I know a lot about real estate – now. But when I bought my very first home, I knew nothing about real estate and hadn’t even starting working in the field. In fact, I was like any other brand-new home buyer out there: fired-up, overeager and completely uninitiated.
So, I made a mistake or two. Or twelve, give or take. Many of these were mistakes I didn’t even realize I’d made until a few years down the line. Fortunately for me, none of my first-time home buying mistakes were disastrous – and fortunately for you, I’m going to share them here, so you don’t have to repeat them!
Here are five lessons I learned in the course of buying my first home, so all you first-timers don’t have to. (Agents and homeowners, please share your lessons in the comments, too!)
Confession #1: I would never have found my house searching in what I thought was my price range. I started my house hunt pretty clear on what price range I should be searching in, based on what I could afford and how much my lender said I was qualified to borrow. Then, as buyers are wont to do, I began to inch my search price range upwards, looking at homes listed above what I could afford in hopes that I could find a higher-priced (read: better) home, then negotiate my way back down to my target price range.
In one way, this strategy worked: tweaking my price range upward opened up a number of new properties that I’d never seen before. Unfortunately, the market climate was then very similar to what it’s like now – in my area, it was very common, at the time, for the better homes to get somewhere between 3 and 10 offers. So, I would make an offer on a listing priced slightly above my max, and not only could I not bring the seller down, the home would actually sell for more than it was listed for.
In the end, I tweaked my home search price range a bit below where I’d been looking before, and voila – that opened up lots of new properties, too. But these were properties where I could be very competitive, even against other buyers, at offer prices well within what was affordable to me. One of these lower-priced homes, in fact, turned out to become my home.
The upshot: If property pickings seem slim, tweak the price range you’re using to search for homes – in both directions.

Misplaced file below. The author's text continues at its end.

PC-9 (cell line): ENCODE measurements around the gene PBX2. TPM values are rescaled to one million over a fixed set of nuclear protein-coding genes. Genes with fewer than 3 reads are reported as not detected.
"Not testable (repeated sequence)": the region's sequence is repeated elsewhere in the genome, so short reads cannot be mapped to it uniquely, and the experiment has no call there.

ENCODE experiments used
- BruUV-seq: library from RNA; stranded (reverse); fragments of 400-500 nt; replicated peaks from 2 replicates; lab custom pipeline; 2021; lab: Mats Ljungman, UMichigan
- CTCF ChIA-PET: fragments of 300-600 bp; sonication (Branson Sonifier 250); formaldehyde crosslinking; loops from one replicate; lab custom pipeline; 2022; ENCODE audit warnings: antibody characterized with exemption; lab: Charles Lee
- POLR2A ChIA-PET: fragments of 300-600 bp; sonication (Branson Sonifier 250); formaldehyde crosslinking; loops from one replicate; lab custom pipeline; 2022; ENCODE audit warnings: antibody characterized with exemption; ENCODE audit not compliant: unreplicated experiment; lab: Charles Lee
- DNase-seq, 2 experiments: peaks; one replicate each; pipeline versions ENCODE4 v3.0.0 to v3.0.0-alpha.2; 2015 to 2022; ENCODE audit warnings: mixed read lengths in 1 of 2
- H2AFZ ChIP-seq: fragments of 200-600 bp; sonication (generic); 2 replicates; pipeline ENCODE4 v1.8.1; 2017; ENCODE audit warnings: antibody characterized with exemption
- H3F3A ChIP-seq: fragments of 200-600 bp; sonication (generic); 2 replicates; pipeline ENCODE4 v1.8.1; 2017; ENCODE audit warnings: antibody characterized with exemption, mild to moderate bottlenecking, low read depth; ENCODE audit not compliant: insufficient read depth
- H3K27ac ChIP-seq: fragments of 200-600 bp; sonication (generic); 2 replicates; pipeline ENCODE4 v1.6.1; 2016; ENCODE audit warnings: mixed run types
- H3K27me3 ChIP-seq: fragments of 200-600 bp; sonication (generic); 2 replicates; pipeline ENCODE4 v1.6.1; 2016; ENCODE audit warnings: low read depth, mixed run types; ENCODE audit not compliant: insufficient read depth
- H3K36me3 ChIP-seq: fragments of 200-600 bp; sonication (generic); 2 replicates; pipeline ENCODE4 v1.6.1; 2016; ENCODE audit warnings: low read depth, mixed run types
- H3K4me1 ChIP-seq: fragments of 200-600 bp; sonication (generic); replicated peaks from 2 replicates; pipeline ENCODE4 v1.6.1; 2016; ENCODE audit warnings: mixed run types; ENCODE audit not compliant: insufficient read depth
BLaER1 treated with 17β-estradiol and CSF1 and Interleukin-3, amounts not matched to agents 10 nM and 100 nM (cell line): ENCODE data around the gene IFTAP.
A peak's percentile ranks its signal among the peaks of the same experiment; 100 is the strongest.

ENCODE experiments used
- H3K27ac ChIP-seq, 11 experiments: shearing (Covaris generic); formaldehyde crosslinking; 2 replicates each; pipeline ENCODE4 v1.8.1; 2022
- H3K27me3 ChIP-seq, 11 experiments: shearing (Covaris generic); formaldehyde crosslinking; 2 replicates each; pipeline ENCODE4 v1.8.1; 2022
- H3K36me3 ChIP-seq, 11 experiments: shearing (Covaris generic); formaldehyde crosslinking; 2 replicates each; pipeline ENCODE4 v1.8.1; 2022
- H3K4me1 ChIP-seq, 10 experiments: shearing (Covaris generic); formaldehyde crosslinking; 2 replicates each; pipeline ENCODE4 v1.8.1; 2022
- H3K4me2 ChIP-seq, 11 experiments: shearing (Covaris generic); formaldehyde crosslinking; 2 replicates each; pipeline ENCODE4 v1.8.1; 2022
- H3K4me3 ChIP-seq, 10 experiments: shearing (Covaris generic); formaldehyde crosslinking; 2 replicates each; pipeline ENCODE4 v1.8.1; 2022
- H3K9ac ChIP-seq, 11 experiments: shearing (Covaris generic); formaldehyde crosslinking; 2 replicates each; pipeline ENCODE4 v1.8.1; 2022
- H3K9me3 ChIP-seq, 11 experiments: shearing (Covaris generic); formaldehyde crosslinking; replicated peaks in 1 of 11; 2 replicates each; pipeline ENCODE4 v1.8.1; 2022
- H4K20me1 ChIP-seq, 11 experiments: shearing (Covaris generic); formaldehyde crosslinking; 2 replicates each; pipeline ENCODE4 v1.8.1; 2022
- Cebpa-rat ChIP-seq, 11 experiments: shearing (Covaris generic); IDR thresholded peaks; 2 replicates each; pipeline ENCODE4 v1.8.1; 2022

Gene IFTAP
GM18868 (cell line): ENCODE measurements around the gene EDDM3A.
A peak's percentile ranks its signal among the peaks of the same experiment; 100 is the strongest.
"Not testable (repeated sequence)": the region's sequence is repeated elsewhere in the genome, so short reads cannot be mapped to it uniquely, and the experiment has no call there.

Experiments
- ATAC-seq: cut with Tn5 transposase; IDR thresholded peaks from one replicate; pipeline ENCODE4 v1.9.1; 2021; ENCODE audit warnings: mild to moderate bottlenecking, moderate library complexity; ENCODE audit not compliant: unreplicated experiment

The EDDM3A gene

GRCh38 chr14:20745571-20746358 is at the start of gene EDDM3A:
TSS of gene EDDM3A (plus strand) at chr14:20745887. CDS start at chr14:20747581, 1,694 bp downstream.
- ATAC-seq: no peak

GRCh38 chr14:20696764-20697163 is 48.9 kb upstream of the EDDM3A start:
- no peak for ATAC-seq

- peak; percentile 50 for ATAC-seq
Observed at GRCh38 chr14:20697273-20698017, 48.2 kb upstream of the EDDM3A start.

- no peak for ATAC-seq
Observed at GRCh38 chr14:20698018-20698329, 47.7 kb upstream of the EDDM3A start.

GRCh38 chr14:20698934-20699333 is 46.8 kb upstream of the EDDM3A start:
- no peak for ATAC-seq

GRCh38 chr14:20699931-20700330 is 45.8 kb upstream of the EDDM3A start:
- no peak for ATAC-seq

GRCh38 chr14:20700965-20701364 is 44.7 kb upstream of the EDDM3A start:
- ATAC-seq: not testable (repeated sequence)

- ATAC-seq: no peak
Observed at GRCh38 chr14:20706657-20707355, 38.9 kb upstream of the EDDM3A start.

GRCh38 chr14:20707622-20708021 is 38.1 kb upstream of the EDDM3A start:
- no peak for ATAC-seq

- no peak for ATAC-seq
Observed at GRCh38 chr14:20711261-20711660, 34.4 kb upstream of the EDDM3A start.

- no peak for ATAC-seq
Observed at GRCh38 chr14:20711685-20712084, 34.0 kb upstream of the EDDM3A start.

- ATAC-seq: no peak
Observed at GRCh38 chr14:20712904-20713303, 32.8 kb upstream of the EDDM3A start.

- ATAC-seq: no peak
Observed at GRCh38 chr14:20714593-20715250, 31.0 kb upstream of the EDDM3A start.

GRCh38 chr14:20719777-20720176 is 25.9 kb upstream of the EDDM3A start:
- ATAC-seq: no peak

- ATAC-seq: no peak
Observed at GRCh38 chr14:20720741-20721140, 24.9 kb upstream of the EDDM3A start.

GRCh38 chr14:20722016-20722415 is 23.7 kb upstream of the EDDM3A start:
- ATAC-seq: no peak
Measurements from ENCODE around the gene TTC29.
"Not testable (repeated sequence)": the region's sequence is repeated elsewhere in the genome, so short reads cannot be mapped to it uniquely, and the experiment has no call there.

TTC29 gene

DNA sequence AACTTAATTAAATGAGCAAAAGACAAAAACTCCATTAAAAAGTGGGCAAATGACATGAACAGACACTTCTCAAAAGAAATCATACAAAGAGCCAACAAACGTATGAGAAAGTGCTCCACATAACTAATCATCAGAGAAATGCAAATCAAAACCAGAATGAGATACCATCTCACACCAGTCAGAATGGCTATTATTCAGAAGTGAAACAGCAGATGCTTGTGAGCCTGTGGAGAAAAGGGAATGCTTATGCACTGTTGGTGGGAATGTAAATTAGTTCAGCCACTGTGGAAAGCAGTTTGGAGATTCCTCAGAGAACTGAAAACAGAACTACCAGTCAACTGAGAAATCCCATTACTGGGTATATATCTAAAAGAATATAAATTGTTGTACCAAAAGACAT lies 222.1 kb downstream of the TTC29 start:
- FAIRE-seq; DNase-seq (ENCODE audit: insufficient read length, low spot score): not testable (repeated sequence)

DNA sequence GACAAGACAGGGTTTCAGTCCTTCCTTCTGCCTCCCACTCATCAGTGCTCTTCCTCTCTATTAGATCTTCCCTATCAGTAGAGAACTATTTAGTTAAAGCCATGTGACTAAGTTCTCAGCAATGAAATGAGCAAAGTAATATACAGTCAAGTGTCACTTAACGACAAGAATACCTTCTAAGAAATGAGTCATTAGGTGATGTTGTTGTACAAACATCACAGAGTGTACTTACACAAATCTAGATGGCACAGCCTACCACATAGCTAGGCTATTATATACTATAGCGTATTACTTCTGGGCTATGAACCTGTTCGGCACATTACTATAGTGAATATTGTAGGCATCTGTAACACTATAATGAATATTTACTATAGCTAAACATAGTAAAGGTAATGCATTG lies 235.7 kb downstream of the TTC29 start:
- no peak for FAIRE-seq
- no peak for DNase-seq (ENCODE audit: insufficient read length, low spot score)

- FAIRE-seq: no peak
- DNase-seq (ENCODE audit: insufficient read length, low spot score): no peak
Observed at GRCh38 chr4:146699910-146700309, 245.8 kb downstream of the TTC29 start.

Confession #2: I had to learn to walk a fine emotional line. Here’s the deal – at the time, my home was the biggest purchase I had ever made – by far. I was a lawyer, so I’d worked on some major transactions, but still – we were talking about the place where I’d live every day, the place for which I’d be writing what then seemed like a whopping check every month, the place where my kids would grow up, for Pete’s sake! So, I wanted to get it right, like every first-time buyer does.
At first, I did not want to even consider making an offer on a place unless I found everything about it to be utterly breathtaking. I mean, I wanted the place to literally sweep me off my feet, sing me a love song and woo me with rose petals before I’d even give it the time of day.
And I saw homes that did – they seemed perfect. To me and, apparently, to every other buyer in the greater East Bay area, that is: the places I loved beyond all reason ended up being the subject of 10, 15, even 18 offers.
At the same time, my agent showed me this dumpy little house that just did not do it for me. Someone from another era and with a decidedly different design aesthetic than mine had lived there, for sure: there were actually rooms wallpapered – wallpapered! – with roses, bows and kittens. And there was what I liked to call “puke green” shag carpet all over the place. But the layout and neighborhood were nice, it had panoramic Bay Views and hints of hardwood could be seen in the closets.
But my agent showed me this place at least three times, and at some point, something clicked in my head. I started to be able to visualize how things *could* be in that home, after some work. Eventually, I bought this house – because it showed so poorly, as a listing, I had zero competition and was able to get it for a song. (It’s the Bay Area, so it was a big, long song, but much less than I’d expected to spend.)
And even more eventually, it became more beautiful and much lovelier to live in than I’d ever imagined it could. But that only happened after much more work, much more money and much more time than I’d ever expected. Without the vision for what could be, I’d have certainly gotten discouraged at some point along the way.
So, yes – it is important to fall in love, before you pull the home buying trigger. But it doesn’t necessarily have to be with the property in precisely its present condition. Ultimately, I realized that your love for either the home or for your vision of the life you could realistically live in that home someday are equally solid foundations for making an offer on a property. At the same time, I learned, it is foolhardy and exhausting to get so emotionally attached to a home that you overextend yourself trying to get it, or have a hard time moving on to the next listing if you are ouitbid.
It’s a fine emotional line, but one that you have to learn to walk.
The upshot: Don’t make an offer unless you’re excited about the home – as it is now, or as it could be. But don’t get too excited until after you’re in contract and past the inspections and appraisal.
Confession #3: A “free” agent is the most effective sort. Allow me to be frank: I’ve been called bossy. I know what I like, what I don’t like and how to get it – in every sort of situation. I know the keywords that have proven success getting me exactly what I want from every vendor: from the tailor to the vet to the over-the-phone order taker at my favorite Vietnamese restaurant (“A number 64, please; no tomatoes – pause while they find the “no tomatoes” button; no onions – pause while they find the “no onions” button; substitute shrimp for the tofu. Thanks!”)